It’s a struggle for some people to believe that “Christian with Jewish heritage” and “Messianic Jew” are not the same thing. I completely understand why; it wasn’t that long ago that I myself would have failed to see the difference.
I wish I could say I grew up with dual allegiances from having one Christian parent and one Jewish one, but that is not the case. No, I was nineteen years old when I converted, after years of quietly admiring Jesus and reading books about saints. More details about the “why” of conversion can be read about in my memoir.
Through my involvement with Campus Crusade for Christ, I was trained to view the Old Testament as nothing more than a precursor to the New. There, I was taught that the OT was an incomplete story filled with clues that pointed to the coming of a Savior, and to chop it short just before the start of Matthew was akin to driving a car with only three tires.
Friends in my bible study group would ask me for the “insider’s scoop” on how to evangelize to Jews. Little did they know I was not the ideal person to ask, since I wasn’t converted by any “Did you know it’s Jewish to believe in Jesus?” rhetoric.
In fact, I didn’t start reading the Bible much at all until after conversion. My fascination with Jesus began not just with the saints, but with the whole doctrine of Incarnation, which I’d then ask my Catholic friends about. A messiah who is simultaneously God and human is absolutely not a Jewish concept. Jews don’t unanimously agree on a lot of things, but they will affirm that much.
While it’s true that Jewish spiritual education is lacking as assimilation increases, Jews aren’t stupid. “Yeshua Ha’Moshiach” is still “Jesus the Messiah.” It’s factually wrong to tell a Jewish person that they can retain a spiritual Jewish identity when they place their faith in Jesus.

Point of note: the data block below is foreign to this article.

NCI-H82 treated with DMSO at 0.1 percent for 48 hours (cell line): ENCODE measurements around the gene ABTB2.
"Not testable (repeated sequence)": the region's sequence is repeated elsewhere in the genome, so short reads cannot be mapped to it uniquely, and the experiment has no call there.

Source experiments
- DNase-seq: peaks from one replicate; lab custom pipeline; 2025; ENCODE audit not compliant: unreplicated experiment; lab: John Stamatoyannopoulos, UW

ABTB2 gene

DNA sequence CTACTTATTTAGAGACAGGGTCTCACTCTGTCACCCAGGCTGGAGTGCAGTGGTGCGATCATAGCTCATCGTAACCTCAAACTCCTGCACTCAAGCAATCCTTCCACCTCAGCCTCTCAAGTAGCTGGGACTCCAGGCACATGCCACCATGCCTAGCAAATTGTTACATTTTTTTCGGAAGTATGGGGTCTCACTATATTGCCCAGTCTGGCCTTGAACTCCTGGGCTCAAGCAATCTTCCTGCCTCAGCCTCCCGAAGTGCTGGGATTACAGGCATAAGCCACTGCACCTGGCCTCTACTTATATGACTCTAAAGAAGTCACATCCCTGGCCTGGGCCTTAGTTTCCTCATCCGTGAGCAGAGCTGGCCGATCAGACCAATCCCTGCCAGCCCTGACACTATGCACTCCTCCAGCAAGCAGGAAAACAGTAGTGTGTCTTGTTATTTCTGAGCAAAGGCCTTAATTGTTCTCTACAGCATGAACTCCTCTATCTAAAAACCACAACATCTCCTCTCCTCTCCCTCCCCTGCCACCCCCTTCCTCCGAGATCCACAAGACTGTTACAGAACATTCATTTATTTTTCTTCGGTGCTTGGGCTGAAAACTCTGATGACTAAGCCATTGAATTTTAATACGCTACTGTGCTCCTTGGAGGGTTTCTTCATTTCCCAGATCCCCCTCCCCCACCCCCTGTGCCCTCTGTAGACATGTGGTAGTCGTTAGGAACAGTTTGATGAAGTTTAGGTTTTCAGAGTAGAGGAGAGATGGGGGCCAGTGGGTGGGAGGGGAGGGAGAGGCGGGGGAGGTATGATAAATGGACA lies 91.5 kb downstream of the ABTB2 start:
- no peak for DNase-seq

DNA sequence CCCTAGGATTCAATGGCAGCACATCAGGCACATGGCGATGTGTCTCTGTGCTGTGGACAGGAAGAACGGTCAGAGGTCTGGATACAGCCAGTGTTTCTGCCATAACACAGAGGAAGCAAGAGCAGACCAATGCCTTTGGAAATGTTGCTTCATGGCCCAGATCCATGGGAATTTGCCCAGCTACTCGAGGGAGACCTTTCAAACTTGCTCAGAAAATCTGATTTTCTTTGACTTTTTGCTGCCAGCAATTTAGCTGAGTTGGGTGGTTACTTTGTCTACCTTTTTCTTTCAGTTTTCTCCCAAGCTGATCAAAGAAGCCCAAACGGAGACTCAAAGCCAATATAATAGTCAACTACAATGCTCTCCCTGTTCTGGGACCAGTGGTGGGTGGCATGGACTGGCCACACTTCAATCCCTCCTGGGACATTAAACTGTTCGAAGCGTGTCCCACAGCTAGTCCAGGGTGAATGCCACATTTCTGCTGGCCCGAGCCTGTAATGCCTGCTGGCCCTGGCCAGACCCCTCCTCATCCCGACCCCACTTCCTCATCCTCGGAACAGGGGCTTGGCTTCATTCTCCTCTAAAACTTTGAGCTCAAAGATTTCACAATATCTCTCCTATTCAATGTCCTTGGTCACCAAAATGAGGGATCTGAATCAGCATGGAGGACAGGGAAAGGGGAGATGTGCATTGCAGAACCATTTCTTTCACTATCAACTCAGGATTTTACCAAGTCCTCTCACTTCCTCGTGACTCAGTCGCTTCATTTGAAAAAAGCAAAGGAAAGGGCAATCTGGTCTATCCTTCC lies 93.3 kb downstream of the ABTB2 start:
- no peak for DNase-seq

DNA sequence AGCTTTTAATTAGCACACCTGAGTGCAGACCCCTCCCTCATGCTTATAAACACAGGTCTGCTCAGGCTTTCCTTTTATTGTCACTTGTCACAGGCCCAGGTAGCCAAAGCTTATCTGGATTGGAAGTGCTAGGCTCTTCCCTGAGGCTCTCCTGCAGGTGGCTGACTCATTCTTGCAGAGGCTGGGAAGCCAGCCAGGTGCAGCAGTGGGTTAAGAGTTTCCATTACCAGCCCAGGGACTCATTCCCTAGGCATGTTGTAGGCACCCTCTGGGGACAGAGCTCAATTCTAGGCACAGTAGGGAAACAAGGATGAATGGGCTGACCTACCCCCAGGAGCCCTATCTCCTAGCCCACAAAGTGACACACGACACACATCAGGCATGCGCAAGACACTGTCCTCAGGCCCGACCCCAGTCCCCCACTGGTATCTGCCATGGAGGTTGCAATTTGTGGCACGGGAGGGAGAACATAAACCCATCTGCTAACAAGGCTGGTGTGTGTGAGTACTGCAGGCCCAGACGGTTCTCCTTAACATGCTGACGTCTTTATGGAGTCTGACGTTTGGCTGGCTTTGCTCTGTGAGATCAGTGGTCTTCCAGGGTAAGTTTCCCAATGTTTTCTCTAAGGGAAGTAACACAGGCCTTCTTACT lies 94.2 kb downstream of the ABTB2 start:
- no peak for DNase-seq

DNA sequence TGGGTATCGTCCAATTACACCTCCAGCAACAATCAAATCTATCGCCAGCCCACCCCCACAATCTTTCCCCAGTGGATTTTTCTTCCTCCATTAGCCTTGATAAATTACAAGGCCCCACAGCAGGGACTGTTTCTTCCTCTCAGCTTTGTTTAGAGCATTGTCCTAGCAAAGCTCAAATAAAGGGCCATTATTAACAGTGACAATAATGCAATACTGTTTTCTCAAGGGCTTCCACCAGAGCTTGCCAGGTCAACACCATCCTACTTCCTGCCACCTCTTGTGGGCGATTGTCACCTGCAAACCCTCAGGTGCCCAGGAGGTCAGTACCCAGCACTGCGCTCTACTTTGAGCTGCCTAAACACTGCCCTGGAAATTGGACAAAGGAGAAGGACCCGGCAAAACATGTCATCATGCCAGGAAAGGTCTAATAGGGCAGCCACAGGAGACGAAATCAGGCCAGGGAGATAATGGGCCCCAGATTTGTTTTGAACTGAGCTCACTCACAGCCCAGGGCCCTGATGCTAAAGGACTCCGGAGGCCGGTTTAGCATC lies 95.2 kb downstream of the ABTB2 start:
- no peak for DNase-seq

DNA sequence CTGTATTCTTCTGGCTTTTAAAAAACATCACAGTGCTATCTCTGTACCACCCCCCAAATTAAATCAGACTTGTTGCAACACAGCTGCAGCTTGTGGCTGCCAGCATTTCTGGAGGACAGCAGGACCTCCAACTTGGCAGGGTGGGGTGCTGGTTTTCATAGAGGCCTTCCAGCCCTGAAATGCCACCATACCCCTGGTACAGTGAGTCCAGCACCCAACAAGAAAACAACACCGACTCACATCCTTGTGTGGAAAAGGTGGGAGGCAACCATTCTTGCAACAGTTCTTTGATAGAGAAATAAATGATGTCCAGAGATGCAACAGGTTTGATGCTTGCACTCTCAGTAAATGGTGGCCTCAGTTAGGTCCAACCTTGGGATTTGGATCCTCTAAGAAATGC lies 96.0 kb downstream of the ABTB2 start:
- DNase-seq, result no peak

Now, they will always retain their Jewish ethnic and cultural identity, because Judaism is more than just a religion. Perhaps this is what Messianic Jews mean when they use that label. But I choose not to, because it implies an “add Jesus and stir” approach that isn’t logically possible — I’ll explain why in a moment.
My Christian friends seemed to pity the Jews for missing their own Messiah the way many of us can’t find the glasses that are sitting right on our noses, and I was “lucky” to realize the truth. There’s a disdainful attitude all too common in churches that Jews don’t know anything about their own Scriptures, and must be taught it by Christians: “Goy-splaining,” for lack of a better term.
What many Christians don’t realize is that it simply isn’t enough to convince a Jewish person that Jesus is God. The theological teachings of Christianity and Judaism have evolved in opposite directions over the last 2,000 years. Christians are quick to point out that Jesus intended to “fulfill” the Jewish law, so the two religions are theologically compatible as one, but that’s not what happened.
Jesus’ intentions aside, today we have two distinctly different religions that share origins in Abraham, but that’s where the similarities end. It’s intellectually dishonest to claim otherwise, and those that do indirectly tell me that they don’t know as much about Judaism as they think they do.
I started using the expression “Jew-ish” to describe myself, first as a joke, but now somewhat more seriously. My family is not religious but is steeped in Jewish culture. I still feel a sense of camaraderie when I meet other Jews because of a shared history (besides Bar/Bat Mitzvahs, sleepaway camps, and Purim parties, not many Christians can relate to having to convince their 5th grade teacher to excuse an absence to observe the New Year– in October). I’ve been able to continue making Jewish friendships by being honest about the fact that I converted. This would be a lot less likely if I identified as a Messianic Jew, because traditional Jews know that their messiah hasn’t come yet.
For more information on why I did not end up within Messianic Judaism, and why MJ theology is more compatible with evangelicalism than Judaism, please see these posts.